■ A legislative proposal that addresses employees who work at schools but are not paid by schools — such as crossing guards — who would become ineligible to collect unemployment benefits during school vacations.
■ Non-tenured teachers who are informed in the spring they will not be hired back in the fall remain potentially eligible for unemployment insurance, but under a new system being implemented by the Department of Unemployment Assistance, those benefits will stop if teachers receive notification they have been rehired for a comparable position by their current school district or another school district.
“I think everybody came to the table with the idea to come up with solutions that are fair to folks who need unemployment insurance,” said Driscoll, whose city has paid out unemployment benefits to seasonal workers at the city-owned golf course during the winter. “It’s a valuable tool if you’ve been unemployed through no fault of your own. You need to have that safety net, but you certainly don’t want it to be abused.”
Geoff Beckwith, executive director of the Massachusetts Municipal Association , a collective of municipal leaders throughout the state, was among those who applauded the report.
“The comprehensive approach of offering statutory, administrative, and best-practices changes in order to deal with this issue and save communities and taxpayers money is impressive,” he said.
“The task force did a terrific job of identifying the major problems and the best ways to approach and solve those problems to the benefit of taxpayers.”
Municipal claims make up only .5 percent of all unemployment claims in the state. Cities and towns generally self-fund their unemployment benefits rather than pay in to the state system. If a town is paying out $30,000 to $60,000 — as Boxford has in some years — that’s money that could otherwise go to hiring a teacher or filling other full- or part-time positions.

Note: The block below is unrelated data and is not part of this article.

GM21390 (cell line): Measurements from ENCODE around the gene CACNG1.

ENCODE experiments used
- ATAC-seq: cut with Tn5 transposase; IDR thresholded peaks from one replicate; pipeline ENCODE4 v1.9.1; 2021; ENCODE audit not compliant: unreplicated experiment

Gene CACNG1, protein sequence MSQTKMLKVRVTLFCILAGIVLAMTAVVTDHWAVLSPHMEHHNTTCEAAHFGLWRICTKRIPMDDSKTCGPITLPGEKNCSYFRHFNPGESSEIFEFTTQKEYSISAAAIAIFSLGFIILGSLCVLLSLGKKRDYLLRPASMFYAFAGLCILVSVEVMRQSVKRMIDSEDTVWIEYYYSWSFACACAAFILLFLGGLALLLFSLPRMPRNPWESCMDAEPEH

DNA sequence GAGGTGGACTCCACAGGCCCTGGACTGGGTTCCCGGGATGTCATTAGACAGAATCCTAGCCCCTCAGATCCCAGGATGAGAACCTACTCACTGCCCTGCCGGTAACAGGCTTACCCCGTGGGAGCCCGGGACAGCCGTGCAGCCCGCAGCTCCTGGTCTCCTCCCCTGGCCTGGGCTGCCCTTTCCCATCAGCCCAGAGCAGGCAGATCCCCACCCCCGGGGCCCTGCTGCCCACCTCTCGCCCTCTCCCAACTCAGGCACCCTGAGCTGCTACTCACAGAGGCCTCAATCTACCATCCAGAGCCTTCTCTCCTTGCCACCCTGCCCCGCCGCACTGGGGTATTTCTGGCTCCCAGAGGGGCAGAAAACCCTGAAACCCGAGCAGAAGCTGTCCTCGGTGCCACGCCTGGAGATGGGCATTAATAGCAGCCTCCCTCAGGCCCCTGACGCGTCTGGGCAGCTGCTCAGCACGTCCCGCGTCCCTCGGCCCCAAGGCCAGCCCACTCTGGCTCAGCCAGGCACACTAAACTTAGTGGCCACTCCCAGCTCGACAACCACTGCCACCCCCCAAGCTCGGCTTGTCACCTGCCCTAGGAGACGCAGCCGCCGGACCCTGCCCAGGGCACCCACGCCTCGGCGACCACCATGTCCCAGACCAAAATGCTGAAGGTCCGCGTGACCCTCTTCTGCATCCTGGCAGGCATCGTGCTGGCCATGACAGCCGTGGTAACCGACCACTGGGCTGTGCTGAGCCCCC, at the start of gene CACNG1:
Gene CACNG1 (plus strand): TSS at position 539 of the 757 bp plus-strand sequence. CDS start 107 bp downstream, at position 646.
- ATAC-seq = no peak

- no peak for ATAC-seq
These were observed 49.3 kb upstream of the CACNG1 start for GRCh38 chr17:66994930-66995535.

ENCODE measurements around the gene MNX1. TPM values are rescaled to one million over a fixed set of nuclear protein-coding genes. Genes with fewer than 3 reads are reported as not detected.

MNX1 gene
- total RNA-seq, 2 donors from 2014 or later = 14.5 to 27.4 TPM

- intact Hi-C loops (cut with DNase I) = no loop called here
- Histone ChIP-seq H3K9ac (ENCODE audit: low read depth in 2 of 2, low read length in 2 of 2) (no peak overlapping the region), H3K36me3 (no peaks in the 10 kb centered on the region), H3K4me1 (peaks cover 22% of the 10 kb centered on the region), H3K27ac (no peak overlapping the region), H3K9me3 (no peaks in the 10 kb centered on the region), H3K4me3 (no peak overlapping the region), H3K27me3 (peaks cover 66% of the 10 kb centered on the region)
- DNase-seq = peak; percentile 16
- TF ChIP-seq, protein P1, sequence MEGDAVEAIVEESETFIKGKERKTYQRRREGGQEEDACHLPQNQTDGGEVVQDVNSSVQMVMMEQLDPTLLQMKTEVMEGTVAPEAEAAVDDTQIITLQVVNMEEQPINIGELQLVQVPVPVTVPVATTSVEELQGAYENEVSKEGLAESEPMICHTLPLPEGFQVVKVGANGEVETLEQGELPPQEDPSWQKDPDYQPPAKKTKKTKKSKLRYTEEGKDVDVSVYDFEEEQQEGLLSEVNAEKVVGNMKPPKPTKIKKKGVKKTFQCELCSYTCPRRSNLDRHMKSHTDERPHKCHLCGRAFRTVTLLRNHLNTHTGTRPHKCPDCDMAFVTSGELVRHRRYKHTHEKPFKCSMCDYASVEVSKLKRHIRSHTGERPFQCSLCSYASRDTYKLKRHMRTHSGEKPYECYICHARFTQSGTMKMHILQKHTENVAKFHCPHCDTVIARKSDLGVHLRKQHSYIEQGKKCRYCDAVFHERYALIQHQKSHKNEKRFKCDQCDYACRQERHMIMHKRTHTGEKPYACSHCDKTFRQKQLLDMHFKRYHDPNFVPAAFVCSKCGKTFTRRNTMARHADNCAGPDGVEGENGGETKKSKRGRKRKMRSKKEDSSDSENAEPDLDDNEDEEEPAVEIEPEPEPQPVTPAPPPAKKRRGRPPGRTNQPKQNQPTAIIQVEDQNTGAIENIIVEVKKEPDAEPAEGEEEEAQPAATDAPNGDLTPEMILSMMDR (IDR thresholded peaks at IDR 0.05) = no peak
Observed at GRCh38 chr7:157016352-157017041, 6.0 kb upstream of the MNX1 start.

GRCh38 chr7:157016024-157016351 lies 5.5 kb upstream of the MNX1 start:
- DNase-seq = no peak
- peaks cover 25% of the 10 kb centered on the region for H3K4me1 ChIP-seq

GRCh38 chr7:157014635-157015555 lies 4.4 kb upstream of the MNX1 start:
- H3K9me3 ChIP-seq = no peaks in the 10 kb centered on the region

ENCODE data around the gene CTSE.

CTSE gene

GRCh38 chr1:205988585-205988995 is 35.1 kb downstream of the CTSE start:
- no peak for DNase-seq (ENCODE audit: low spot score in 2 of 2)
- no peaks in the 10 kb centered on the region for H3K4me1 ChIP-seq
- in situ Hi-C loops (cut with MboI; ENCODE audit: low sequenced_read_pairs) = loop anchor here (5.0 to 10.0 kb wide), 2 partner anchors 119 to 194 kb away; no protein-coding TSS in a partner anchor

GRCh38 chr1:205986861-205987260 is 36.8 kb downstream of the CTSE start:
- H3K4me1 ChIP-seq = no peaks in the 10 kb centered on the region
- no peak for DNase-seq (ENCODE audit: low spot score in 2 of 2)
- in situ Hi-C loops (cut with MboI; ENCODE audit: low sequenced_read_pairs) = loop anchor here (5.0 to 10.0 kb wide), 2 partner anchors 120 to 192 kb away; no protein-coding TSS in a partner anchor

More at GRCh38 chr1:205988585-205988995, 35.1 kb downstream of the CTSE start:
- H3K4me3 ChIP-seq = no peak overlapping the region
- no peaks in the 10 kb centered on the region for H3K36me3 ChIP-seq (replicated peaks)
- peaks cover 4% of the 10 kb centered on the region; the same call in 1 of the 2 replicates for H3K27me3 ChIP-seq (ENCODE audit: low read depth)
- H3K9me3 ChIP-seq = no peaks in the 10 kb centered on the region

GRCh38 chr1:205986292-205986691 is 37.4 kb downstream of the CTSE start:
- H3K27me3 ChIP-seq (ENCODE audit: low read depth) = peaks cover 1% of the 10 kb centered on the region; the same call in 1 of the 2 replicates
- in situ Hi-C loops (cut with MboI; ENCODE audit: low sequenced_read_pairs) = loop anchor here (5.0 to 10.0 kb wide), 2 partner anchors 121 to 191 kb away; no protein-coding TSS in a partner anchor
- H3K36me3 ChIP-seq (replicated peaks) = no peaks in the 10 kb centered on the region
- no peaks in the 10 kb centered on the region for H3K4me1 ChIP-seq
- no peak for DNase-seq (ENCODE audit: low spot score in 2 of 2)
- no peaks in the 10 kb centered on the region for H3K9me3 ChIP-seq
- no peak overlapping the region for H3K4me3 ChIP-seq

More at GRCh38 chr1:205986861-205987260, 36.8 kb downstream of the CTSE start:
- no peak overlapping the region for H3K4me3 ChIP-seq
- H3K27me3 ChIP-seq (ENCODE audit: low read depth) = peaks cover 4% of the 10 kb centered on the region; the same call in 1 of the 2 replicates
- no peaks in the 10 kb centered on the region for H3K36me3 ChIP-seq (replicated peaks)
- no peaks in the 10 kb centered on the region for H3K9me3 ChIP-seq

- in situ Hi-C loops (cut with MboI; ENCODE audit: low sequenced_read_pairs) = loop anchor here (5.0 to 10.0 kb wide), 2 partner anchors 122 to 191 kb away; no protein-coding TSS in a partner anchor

“Sometimes the public has the wrong image of municipal employees, and I don’t think the stories that came out in the Globe helped that image. But that’s only a very small percentage of people that work in municipal government,” said Kathy Benevento, director of finance in Boxford.
In a larger city such as Lowell, with a budget of approximately $300 million, the total unemployment payout was as high as $622,000 in 2011 and $838,000 in 2010, according to Tom Moses, the city’s chief financial officer.
Moses said the high municipal payouts also lead to the perception that officials are not being good stewards of public funds.
“It’s a challenge to explain to the public,” he said.
Like Gustus, both Benevento and Moses – cosigners of the letter to the governor – responded favorably after reading the report, praising both the recommendations from the task force and the responsiveness from the state.
“It’s great,” said Moses. “We’re not over the hump yet, though. It needs to be implemented. At this point, these are just recommendations.”